The unsolicited public attention has brought forth both financial contributions and volunteers. New workers “get added daily,” says Peter Tyson of Earthwatch, which has funded Rigby for 10 years, with local volunteers swelling the ranks. The latest excavating has uncovered much of the snout and right side of the upper jaw, including eight serrated teeth. And between the ribs appears to be the dino's last meal—bite-size bone fragments of a smaller dinosaur. Rigby wants to finish digging this month so the fossils can be safely stored for the winter.

  5. Odd Visitor From the Oort Cloud

    A 10-kilometer object that looks like an asteroid may have come from the Oort cloud, a spherical shell of frozen bodies far beyond Pluto's orbit where only comets are thought to lurk.

    The finding, based on computer simulations to be published in the 20 October Astrophysical Journal, could have implications for the tumultuous birth of the solar system—providing the first evidence that material was flung out into the Oort cloud not just from the icy region of Uranus and Neptune, but also from rocky areas much closer to the sun.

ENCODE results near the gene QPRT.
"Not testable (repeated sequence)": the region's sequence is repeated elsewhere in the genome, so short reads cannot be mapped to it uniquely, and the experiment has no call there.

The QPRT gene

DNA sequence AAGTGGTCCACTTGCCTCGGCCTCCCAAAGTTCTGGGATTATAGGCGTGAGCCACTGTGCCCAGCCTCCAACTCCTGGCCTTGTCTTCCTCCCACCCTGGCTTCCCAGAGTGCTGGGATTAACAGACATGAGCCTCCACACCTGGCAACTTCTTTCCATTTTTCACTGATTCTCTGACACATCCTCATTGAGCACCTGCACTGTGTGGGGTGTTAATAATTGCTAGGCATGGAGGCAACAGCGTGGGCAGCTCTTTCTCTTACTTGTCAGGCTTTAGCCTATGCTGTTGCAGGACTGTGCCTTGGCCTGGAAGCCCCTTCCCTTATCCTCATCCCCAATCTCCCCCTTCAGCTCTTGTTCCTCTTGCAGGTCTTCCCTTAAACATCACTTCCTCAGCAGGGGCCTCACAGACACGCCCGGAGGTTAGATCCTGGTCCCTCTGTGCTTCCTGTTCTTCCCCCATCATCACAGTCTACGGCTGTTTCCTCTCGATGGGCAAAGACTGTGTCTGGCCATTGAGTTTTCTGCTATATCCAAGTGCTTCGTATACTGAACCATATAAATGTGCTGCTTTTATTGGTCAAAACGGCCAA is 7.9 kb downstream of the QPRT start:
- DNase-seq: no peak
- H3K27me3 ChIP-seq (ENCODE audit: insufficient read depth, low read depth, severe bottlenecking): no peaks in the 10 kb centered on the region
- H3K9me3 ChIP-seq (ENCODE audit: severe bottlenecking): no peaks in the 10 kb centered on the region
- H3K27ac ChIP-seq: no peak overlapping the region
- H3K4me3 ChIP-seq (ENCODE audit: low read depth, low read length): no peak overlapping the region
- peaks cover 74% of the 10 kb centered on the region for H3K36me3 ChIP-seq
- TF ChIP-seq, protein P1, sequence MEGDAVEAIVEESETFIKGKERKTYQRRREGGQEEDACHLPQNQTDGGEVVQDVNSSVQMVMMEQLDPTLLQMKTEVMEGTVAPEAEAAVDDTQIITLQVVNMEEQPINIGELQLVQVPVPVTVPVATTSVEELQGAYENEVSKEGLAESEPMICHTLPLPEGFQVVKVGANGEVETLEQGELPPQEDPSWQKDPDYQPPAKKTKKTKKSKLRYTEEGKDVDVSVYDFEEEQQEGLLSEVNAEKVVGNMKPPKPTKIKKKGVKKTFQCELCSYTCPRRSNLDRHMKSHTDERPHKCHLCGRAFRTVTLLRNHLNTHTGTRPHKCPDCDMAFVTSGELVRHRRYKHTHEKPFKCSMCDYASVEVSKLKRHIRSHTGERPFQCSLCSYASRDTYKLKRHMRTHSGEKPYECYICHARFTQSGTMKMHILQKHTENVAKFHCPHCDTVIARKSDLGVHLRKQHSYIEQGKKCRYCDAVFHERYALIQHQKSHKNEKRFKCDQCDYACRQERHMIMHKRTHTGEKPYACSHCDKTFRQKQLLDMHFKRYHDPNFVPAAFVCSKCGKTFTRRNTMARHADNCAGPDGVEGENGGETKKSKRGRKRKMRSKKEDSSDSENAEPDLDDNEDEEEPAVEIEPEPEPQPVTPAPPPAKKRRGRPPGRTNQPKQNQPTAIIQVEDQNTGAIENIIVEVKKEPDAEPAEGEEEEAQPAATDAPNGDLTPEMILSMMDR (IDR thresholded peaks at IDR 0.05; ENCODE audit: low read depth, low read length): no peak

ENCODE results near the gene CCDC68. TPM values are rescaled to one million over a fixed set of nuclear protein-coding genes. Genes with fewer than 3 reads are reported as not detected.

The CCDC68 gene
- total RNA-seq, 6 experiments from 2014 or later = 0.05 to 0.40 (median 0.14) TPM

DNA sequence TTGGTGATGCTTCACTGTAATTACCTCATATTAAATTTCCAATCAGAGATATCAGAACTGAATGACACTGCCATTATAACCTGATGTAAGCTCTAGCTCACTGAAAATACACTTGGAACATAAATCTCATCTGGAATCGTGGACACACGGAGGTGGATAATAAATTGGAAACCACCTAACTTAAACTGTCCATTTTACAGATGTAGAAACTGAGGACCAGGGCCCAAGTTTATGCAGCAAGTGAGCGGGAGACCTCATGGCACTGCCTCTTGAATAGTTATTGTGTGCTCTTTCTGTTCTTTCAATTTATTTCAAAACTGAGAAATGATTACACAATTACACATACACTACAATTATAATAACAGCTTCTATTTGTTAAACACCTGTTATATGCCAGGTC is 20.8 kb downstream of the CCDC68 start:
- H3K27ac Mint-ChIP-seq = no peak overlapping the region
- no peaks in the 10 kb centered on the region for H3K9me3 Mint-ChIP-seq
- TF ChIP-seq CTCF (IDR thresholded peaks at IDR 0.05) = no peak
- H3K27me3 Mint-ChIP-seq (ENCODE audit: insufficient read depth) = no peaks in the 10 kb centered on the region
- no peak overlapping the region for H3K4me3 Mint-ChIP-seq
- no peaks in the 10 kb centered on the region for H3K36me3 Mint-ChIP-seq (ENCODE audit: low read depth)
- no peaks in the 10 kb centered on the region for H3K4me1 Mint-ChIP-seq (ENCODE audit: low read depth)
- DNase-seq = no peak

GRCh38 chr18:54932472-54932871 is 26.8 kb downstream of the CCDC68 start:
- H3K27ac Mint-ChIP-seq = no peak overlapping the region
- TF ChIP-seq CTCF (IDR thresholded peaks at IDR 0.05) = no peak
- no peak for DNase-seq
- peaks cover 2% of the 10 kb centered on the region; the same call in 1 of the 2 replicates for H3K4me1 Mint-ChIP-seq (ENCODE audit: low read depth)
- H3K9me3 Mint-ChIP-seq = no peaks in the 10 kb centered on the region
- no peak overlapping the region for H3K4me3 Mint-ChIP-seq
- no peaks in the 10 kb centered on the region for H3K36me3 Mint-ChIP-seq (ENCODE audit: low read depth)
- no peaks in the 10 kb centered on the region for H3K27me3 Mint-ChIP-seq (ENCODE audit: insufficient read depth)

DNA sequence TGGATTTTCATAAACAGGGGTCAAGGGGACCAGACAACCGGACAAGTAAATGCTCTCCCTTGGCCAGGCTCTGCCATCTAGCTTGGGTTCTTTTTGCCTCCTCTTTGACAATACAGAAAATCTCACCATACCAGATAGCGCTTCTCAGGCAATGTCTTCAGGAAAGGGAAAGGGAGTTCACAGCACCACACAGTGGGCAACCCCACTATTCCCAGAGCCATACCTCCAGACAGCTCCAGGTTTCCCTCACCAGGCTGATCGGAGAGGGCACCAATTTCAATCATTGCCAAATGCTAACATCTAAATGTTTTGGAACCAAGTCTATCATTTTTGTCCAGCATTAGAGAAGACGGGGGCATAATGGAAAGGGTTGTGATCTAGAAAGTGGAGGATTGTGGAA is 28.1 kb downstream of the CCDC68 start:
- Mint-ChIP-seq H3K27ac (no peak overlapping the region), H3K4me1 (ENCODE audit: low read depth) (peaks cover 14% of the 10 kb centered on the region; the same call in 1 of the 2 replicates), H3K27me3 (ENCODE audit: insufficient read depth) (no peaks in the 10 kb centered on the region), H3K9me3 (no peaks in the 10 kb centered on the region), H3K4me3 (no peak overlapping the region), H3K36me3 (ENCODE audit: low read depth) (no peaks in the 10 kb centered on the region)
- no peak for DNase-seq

The object in question, called 1996 PW, is traveling through the outer solar system in an elongated elliptical orbit typical of comets, which are basically dirty snowballs. But it lacks a comet's gaseous emissions or dusty coma. To learn more, Paul Weissman of the Jet Propulsion Laboratory in Pasadena, California—the object's discoverer—and Harold Levison of the Southwest Research Institute in Boulder, Colorado, ran simulations of how 1996 PW's orbit might have evolved. They deduced that it used to be a much larger orbit that extended to the Oort cloud. They also concluded that the object has only orbited the sun 27 times, far short of the 800 trips of known inert comets, which suggests that it's an asteroid and not a comet that has lost water from many solar flybys. From estimates of how much rocky material might have been thrown out of the early solar nebula, the pair goes on to guess that about 1% of Oort cloud's inhabitants are rocky asteroids.